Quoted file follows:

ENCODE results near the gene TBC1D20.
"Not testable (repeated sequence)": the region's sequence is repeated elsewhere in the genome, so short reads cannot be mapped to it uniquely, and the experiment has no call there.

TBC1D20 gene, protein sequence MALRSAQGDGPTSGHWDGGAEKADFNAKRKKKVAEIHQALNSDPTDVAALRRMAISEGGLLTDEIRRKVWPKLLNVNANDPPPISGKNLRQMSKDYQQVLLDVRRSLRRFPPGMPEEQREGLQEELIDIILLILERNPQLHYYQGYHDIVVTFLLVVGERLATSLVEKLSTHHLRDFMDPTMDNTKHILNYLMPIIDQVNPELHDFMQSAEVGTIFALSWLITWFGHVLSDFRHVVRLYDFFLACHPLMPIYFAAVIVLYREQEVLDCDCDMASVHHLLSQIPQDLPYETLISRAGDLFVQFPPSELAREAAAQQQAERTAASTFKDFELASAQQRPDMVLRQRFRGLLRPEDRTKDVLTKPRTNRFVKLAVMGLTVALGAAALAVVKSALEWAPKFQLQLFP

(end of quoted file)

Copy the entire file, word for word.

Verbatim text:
ENCODE results near the gene TBC1D20.
"Not testable (repeated sequence)": the region's sequence is repeated elsewhere in the genome, so short reads cannot be mapped to it uniquely, and the experiment has no call there.

TBC1D20 gene, protein sequence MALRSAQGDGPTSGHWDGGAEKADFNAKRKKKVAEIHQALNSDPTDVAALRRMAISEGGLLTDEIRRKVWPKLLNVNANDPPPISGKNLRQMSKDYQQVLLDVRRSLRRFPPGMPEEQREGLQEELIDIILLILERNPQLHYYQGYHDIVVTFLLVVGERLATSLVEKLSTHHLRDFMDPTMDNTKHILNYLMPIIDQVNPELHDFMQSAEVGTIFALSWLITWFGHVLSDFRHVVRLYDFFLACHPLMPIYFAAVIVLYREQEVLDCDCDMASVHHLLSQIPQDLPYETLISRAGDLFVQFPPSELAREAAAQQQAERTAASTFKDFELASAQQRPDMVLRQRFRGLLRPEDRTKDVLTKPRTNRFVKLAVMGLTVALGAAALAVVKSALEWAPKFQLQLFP